Student learns to navigate campus obstacles

Jose+Cardoso+moves+through+the+hallway+of+the+F+building+at+Eastfield.+

RORY MOORE/THE ET CETERA

Jose Cardoso moves through the hallway of the F building at Eastfield.

MOIRA MCINTEE, Managing Editor

Every Tuesday and Thursday, business major Jose Cardoso is dropped off in front of the F Building at Eastfield. It’s his first semester of college and all his classes are in that same building, so he’s still figuring out which entrance is the easiest for him to navigate on his own.

Cardoso makes his way slowly up the wheelchair-accessible ramp but struggles to keep the momentum in his manually powered chair because of the steep incline. Taking his time, he finally makes it to the door and into his 9:30 a.m. class.

Luckily, he wasn’t running late this morning.

“I just have a hard time getting up with my wheels,” he said. “I almost fell [today], but thankfully I had enough muscle to overpower it.”

The F Building entrance isn’t the only challenge for students with mobility challenges. Currently, one-third of the elevators on the Eastfield are missing at least one railing, and only two elevators are compliant with the Americans with Disabilities Act size requirements. The N Building doesn’t have an elevator at all.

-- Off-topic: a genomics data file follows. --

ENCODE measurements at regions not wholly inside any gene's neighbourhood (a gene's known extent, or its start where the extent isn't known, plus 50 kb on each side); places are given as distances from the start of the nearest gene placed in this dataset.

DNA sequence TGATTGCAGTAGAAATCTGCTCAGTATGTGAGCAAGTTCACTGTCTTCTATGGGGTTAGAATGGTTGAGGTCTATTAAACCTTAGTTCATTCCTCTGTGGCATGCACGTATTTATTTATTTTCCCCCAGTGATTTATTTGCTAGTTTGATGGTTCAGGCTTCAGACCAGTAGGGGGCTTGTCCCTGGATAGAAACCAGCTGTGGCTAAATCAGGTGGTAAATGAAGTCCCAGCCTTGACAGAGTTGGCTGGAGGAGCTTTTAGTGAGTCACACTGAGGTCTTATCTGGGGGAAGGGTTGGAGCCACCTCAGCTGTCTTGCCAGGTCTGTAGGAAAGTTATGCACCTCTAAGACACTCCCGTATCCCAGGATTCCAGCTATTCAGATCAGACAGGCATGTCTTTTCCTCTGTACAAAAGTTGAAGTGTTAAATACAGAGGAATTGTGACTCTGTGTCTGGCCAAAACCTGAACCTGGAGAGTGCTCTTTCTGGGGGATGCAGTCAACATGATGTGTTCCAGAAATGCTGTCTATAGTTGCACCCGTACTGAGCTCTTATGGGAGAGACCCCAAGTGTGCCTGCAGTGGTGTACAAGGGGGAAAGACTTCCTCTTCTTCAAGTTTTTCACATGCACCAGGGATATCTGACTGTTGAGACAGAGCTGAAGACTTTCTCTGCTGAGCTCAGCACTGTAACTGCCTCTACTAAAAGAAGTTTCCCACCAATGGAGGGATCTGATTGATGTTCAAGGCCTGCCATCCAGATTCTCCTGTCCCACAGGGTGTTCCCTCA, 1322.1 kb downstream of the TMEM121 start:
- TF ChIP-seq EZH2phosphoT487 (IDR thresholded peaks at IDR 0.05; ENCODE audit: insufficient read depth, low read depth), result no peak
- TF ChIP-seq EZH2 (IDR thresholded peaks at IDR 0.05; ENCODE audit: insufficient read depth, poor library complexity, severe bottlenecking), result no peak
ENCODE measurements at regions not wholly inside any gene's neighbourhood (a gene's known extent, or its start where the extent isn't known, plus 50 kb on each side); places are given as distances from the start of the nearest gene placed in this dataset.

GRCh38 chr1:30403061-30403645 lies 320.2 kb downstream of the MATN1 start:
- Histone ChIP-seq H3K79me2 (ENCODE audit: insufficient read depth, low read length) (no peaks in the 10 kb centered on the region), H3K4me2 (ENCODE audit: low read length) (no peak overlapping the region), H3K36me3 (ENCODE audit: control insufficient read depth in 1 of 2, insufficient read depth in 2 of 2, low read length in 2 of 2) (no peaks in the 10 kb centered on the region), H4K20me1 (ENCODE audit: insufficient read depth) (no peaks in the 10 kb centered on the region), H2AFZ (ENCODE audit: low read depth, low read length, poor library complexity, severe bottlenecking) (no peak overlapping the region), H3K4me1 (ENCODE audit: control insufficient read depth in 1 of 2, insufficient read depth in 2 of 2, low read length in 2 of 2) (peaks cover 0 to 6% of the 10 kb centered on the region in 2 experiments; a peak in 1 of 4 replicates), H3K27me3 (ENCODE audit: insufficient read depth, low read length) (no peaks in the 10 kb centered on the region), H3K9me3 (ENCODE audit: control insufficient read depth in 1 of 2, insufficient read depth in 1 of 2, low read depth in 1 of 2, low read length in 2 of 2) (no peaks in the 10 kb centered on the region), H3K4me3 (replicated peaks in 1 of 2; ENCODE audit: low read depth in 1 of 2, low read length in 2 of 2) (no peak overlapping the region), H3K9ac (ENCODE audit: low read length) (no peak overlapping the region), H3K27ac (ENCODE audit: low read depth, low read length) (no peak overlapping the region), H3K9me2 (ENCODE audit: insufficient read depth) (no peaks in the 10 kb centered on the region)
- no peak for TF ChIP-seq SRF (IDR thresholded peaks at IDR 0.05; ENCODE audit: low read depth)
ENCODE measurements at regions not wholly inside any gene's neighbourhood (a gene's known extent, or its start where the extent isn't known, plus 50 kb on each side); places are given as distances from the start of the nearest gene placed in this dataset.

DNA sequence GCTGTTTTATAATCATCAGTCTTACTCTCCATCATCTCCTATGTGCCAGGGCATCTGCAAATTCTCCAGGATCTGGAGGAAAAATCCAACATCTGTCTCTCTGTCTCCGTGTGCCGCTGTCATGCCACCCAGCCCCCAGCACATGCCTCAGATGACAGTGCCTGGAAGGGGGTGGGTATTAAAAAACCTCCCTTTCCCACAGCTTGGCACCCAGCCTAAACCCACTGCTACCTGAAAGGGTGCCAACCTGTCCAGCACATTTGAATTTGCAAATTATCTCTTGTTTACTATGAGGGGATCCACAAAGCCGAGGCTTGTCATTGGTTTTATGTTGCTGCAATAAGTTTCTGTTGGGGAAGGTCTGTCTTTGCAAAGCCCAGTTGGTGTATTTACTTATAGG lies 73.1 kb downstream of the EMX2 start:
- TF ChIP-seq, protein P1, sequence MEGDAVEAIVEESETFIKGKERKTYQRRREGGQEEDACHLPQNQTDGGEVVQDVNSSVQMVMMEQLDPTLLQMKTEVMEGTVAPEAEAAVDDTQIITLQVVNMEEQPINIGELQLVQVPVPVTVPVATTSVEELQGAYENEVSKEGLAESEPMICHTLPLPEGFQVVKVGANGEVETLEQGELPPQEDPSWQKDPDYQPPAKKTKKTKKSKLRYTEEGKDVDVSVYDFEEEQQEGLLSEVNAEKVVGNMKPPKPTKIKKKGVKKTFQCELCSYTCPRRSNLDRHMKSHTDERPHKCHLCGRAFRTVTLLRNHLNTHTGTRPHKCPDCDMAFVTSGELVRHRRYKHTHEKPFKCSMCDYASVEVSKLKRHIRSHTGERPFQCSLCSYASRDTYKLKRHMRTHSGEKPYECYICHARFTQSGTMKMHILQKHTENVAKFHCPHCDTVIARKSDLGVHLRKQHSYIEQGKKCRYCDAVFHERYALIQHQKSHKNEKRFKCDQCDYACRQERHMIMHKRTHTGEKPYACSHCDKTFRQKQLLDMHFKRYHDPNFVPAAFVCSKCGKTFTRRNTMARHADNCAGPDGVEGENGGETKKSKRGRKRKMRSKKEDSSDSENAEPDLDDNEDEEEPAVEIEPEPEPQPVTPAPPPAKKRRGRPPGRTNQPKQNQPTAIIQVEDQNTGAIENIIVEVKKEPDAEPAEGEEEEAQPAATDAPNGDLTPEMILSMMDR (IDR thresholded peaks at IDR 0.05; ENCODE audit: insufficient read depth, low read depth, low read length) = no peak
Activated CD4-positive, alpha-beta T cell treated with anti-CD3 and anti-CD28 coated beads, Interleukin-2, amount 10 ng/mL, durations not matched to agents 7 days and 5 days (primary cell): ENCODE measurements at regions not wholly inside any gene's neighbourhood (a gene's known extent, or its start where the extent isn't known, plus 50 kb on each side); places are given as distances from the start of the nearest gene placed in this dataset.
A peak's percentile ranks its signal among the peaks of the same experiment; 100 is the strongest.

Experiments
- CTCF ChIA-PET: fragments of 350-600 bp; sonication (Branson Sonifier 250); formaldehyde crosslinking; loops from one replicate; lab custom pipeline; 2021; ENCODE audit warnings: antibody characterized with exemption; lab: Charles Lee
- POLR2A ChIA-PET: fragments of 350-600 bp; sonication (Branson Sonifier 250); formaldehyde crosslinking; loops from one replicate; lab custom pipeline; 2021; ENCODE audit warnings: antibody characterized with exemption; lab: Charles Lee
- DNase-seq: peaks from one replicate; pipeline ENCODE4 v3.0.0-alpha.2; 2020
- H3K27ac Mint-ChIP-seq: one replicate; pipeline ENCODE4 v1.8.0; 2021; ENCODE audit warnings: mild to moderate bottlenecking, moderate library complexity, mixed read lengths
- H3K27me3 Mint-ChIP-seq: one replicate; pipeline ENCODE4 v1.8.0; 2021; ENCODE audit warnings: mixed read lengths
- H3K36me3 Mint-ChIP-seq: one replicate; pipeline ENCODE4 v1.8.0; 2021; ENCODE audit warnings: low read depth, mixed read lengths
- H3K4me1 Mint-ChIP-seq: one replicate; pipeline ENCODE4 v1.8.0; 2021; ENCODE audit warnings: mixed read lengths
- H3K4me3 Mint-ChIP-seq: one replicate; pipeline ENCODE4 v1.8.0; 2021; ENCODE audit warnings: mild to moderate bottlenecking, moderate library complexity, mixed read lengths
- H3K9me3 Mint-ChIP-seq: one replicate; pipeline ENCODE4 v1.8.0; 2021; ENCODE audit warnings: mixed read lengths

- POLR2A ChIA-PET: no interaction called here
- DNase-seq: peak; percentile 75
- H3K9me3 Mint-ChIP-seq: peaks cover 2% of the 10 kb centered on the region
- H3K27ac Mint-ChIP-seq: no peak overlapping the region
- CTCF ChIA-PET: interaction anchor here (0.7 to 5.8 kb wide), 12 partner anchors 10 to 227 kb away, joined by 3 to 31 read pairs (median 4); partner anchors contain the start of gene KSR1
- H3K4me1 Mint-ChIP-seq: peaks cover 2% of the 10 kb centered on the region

Jose Cardoso moves through the hallway of the F building at Eastfield. (RORY MOORE/THE ET CETERA)

To be ADA compliant, an elevator must be a minimum of 68 inches wide and 51 inches deep. The elevators on campus range in size from 72 inches by 45 inches down to 55 inches by 35 inches, according to measurements taken by the Et Cetera.

Facilities manager Adam Qualkenbush said his department is aware of the missing elevator handrails and tries to fix them promptly.